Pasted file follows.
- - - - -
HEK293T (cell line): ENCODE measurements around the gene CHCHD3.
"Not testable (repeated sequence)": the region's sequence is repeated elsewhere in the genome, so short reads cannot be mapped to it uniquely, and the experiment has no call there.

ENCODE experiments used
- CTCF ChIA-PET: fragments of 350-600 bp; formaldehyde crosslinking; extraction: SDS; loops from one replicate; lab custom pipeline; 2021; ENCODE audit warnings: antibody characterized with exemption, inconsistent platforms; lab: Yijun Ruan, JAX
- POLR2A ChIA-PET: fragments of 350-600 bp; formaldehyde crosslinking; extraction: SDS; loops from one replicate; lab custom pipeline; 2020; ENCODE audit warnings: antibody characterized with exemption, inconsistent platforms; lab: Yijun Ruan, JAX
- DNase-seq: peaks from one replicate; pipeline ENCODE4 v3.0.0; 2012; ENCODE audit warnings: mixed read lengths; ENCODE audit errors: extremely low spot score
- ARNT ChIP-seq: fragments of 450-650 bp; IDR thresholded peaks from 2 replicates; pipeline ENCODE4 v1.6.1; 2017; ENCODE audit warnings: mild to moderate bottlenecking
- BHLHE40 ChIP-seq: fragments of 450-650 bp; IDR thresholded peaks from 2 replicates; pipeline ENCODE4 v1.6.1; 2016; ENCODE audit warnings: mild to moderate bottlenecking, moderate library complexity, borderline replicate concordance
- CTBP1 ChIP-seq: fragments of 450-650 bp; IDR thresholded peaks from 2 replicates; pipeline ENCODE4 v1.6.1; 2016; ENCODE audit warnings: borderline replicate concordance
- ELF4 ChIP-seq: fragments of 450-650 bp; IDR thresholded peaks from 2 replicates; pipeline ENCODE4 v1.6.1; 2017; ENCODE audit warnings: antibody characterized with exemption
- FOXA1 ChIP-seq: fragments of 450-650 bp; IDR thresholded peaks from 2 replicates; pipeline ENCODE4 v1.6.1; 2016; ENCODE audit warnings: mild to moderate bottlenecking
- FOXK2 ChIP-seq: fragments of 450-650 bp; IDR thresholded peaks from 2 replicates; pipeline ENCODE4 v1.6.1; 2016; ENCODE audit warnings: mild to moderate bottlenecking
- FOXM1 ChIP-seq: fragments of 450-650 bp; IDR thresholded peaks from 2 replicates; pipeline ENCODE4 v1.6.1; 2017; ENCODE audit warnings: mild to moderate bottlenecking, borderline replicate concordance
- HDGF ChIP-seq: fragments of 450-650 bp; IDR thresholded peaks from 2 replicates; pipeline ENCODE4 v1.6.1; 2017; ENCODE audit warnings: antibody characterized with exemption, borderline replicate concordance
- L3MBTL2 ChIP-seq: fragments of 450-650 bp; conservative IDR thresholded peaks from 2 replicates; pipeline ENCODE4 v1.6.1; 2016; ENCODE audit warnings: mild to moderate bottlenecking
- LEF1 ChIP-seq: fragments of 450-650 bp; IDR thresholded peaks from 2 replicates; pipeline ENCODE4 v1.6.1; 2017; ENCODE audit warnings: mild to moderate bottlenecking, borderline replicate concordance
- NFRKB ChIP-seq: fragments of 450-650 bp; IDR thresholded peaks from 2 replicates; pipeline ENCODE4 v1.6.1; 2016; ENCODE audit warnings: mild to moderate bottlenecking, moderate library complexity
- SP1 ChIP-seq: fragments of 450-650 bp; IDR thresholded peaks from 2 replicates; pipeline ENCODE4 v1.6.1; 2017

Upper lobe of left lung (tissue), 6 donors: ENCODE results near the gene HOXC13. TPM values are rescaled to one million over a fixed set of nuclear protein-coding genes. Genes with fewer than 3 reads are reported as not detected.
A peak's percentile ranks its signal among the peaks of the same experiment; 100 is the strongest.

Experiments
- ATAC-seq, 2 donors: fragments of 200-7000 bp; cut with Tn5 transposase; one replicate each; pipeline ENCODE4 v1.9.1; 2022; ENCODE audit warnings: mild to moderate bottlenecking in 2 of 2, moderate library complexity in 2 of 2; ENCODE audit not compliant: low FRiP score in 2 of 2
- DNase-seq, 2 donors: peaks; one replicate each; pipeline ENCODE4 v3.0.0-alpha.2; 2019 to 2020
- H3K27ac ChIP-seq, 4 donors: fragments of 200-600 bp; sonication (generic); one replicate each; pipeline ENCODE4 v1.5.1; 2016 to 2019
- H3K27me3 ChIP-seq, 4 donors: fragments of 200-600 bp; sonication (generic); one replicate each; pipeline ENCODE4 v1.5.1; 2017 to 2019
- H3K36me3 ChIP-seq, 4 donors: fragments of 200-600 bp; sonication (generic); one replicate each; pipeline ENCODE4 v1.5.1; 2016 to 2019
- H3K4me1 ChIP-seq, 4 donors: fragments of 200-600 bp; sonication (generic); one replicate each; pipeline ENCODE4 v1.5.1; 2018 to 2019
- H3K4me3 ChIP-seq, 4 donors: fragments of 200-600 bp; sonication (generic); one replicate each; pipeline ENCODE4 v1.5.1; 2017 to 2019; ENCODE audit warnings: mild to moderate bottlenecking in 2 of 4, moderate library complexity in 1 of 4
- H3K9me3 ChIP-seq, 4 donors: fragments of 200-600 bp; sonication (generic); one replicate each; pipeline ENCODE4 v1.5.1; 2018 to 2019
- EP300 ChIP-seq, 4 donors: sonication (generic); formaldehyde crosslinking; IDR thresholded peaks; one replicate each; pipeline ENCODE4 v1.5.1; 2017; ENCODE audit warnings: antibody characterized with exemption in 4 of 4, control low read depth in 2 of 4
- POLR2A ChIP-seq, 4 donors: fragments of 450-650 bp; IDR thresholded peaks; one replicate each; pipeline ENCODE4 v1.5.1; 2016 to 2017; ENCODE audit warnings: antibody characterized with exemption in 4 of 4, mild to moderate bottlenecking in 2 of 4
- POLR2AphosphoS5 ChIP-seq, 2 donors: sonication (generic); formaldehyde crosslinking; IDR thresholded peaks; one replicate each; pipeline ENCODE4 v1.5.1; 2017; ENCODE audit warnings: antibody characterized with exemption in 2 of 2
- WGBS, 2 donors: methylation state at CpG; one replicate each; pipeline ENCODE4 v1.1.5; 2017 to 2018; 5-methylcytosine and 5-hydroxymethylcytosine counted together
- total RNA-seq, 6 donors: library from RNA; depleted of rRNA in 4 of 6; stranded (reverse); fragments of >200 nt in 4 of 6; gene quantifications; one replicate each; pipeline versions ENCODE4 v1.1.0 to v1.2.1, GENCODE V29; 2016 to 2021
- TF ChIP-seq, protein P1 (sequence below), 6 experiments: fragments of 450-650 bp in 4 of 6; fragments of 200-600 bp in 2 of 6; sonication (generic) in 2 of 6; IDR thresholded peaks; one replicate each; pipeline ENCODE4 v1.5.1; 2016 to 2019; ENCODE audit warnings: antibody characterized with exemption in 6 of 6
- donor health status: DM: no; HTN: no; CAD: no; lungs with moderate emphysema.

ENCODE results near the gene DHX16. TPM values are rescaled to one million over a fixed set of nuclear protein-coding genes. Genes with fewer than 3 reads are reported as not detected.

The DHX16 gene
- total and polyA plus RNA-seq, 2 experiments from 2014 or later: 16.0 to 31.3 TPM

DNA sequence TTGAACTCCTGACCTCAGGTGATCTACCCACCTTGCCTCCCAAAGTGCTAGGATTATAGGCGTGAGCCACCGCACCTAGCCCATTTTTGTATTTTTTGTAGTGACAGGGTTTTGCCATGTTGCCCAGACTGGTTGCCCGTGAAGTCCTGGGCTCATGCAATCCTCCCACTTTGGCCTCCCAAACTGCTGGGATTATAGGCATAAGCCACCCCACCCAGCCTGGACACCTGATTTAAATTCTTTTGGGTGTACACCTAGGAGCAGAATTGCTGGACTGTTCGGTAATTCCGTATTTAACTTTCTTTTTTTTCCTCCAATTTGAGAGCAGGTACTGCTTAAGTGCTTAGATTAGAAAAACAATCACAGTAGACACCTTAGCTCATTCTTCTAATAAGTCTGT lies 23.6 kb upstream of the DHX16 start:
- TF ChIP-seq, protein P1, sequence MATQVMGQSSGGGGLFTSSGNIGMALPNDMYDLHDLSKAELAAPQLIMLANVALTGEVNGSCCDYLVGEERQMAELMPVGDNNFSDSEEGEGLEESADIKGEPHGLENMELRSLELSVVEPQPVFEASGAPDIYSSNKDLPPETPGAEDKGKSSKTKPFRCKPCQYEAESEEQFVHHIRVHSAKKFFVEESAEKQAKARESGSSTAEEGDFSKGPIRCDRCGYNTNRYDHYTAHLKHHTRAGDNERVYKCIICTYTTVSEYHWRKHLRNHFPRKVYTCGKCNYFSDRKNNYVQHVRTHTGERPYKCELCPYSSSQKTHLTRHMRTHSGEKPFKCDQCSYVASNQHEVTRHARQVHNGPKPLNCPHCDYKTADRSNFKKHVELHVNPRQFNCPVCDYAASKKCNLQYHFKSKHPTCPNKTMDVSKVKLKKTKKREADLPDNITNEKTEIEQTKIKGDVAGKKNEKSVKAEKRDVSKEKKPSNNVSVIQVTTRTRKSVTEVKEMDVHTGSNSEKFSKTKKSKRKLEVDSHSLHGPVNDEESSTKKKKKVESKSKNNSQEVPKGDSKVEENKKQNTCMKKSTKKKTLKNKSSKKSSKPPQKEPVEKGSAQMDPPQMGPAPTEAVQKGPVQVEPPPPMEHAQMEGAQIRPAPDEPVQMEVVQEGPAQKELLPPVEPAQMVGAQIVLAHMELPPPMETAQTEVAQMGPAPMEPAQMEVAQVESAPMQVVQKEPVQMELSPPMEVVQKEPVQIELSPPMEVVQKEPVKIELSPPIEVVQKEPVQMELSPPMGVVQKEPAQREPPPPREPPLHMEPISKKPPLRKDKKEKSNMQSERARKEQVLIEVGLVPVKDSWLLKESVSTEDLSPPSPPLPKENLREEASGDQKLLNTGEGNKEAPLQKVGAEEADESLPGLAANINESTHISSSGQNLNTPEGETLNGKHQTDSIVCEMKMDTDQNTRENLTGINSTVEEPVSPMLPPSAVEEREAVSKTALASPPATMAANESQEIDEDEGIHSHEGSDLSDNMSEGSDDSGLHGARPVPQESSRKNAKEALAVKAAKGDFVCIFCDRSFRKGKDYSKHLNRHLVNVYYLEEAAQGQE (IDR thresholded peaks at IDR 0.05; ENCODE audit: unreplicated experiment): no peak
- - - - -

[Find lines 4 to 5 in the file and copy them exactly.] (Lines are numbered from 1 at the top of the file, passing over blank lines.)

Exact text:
- CTCF ChIA-PET: fragments of 350-600 bp; formaldehyde crosslinking; extraction: SDS; loops from one replicate; lab custom pipeline; 2021; ENCODE audit warnings: antibody characterized with exemption, inconsistent platforms; lab: Yijun Ruan, JAX
- POLR2A ChIA-PET: fragments of 350-600 bp; formaldehyde crosslinking; extraction: SDS; loops from one replicate; lab custom pipeline; 2020; ENCODE audit warnings: antibody characterized with exemption, inconsistent platforms; lab: Yijun Ruan, JAX